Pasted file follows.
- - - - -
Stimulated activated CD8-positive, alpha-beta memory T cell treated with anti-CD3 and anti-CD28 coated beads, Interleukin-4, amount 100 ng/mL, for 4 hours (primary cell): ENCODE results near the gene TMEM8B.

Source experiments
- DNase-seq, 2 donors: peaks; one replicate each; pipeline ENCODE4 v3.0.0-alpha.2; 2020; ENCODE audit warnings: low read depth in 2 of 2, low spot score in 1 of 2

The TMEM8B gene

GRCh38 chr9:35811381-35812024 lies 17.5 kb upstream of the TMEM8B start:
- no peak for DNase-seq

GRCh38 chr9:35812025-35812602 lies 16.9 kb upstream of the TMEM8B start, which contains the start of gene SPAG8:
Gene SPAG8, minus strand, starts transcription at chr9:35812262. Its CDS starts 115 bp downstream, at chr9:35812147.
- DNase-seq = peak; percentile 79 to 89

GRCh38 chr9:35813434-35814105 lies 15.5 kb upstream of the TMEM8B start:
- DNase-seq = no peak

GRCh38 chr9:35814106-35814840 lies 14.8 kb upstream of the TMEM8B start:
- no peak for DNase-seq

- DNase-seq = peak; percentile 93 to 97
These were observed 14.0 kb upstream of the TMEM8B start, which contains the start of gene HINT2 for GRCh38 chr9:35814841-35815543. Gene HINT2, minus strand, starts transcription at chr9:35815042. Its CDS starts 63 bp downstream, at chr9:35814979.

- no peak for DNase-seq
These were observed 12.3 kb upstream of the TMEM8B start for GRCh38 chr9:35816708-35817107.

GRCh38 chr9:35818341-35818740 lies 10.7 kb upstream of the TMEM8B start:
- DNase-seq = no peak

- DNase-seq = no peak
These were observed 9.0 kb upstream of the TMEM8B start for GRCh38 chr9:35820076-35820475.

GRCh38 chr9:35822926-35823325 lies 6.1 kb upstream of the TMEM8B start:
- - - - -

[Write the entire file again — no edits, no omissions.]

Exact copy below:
Stimulated activated CD8-positive, alpha-beta memory T cell treated with anti-CD3 and anti-CD28 coated beads, Interleukin-4, amount 100 ng/mL, for 4 hours (primary cell): ENCODE results near the gene TMEM8B.

Source experiments
- DNase-seq, 2 donors: peaks; one replicate each; pipeline ENCODE4 v3.0.0-alpha.2; 2020; ENCODE audit warnings: low read depth in 2 of 2, low spot score in 1 of 2

The TMEM8B gene

GRCh38 chr9:35811381-35812024 lies 17.5 kb upstream of the TMEM8B start:
- no peak for DNase-seq

GRCh38 chr9:35812025-35812602 lies 16.9 kb upstream of the TMEM8B start, which contains the start of gene SPAG8:
Gene SPAG8, minus strand, starts transcription at chr9:35812262. Its CDS starts 115 bp downstream, at chr9:35812147.
- DNase-seq = peak; percentile 79 to 89

GRCh38 chr9:35813434-35814105 lies 15.5 kb upstream of the TMEM8B start:
- DNase-seq = no peak

GRCh38 chr9:35814106-35814840 lies 14.8 kb upstream of the TMEM8B start:
- no peak for DNase-seq

- DNase-seq = peak; percentile 93 to 97
These were observed 14.0 kb upstream of the TMEM8B start, which contains the start of gene HINT2 for GRCh38 chr9:35814841-35815543. Gene HINT2, minus strand, starts transcription at chr9:35815042. Its CDS starts 63 bp downstream, at chr9:35814979.

- no peak for DNase-seq
These were observed 12.3 kb upstream of the TMEM8B start for GRCh38 chr9:35816708-35817107.

GRCh38 chr9:35818341-35818740 lies 10.7 kb upstream of the TMEM8B start:
- DNase-seq = no peak

- DNase-seq = no peak
These were observed 9.0 kb upstream of the TMEM8B start for GRCh38 chr9:35820076-35820475.

GRCh38 chr9:35822926-35823325 lies 6.1 kb upstream of the TMEM8B start: